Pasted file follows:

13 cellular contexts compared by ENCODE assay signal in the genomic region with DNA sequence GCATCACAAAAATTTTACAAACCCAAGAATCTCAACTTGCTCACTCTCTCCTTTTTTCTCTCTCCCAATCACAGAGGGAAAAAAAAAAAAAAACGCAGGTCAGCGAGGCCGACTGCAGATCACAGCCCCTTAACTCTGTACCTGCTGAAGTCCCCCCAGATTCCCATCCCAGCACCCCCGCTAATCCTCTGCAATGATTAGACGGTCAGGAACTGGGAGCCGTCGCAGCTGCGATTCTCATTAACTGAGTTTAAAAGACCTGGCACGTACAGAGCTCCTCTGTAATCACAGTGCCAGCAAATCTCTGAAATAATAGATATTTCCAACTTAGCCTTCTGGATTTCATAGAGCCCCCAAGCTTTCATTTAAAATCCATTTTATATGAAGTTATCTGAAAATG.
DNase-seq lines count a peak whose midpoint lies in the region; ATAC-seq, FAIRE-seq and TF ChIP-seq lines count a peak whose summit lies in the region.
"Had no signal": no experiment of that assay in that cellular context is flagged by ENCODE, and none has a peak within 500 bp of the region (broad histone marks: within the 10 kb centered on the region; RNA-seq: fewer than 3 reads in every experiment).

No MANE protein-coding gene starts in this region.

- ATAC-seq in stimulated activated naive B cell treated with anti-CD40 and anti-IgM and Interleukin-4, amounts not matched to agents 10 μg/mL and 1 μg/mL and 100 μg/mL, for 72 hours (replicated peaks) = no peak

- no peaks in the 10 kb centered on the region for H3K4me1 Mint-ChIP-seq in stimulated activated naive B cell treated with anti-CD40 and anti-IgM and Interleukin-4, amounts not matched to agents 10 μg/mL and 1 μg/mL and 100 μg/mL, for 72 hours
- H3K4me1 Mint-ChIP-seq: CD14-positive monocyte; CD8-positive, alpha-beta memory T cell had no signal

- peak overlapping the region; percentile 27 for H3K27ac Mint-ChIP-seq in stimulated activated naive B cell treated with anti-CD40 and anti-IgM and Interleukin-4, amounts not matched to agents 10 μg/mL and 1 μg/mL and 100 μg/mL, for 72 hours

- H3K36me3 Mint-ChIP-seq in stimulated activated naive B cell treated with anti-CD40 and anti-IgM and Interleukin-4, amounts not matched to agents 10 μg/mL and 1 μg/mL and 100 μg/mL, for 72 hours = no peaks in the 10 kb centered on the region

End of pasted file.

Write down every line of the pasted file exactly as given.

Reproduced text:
13 cellular contexts compared by ENCODE assay signal in the genomic region with DNA sequence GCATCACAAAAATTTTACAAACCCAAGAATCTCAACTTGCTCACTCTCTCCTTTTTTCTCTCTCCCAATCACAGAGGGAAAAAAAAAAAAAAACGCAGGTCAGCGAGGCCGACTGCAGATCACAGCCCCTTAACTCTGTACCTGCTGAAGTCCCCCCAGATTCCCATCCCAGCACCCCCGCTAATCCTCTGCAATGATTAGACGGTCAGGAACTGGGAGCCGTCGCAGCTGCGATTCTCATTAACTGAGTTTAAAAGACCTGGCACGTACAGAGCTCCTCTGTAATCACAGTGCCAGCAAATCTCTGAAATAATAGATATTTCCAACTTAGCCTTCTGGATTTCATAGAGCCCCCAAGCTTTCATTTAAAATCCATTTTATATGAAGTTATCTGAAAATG.
DNase-seq lines count a peak whose midpoint lies in the region; ATAC-seq, FAIRE-seq and TF ChIP-seq lines count a peak whose summit lies in the region.
"Had no signal": no experiment of that assay in that cellular context is flagged by ENCODE, and none has a peak within 500 bp of the region (broad histone marks: within the 10 kb centered on the region; RNA-seq: fewer than 3 reads in every experiment).

No MANE protein-coding gene starts in this region.

- ATAC-seq in stimulated activated naive B cell treated with anti-CD40 and anti-IgM and Interleukin-4, amounts not matched to agents 10 μg/mL and 1 μg/mL and 100 μg/mL, for 72 hours (replicated peaks) = no peak

- no peaks in the 10 kb centered on the region for H3K4me1 Mint-ChIP-seq in stimulated activated naive B cell treated with anti-CD40 and anti-IgM and Interleukin-4, amounts not matched to agents 10 μg/mL and 1 μg/mL and 100 μg/mL, for 72 hours
- H3K4me1 Mint-ChIP-seq: CD14-positive monocyte; CD8-positive, alpha-beta memory T cell had no signal

- peak overlapping the region; percentile 27 for H3K27ac Mint-ChIP-seq in stimulated activated naive B cell treated with anti-CD40 and anti-IgM and Interleukin-4, amounts not matched to agents 10 μg/mL and 1 μg/mL and 100 μg/mL, for 72 hours

- H3K36me3 Mint-ChIP-seq in stimulated activated naive B cell treated with anti-CD40 and anti-IgM and Interleukin-4, amounts not matched to agents 10 μg/mL and 1 μg/mL and 100 μg/mL, for 72 hours = no peaks in the 10 kb centered on the region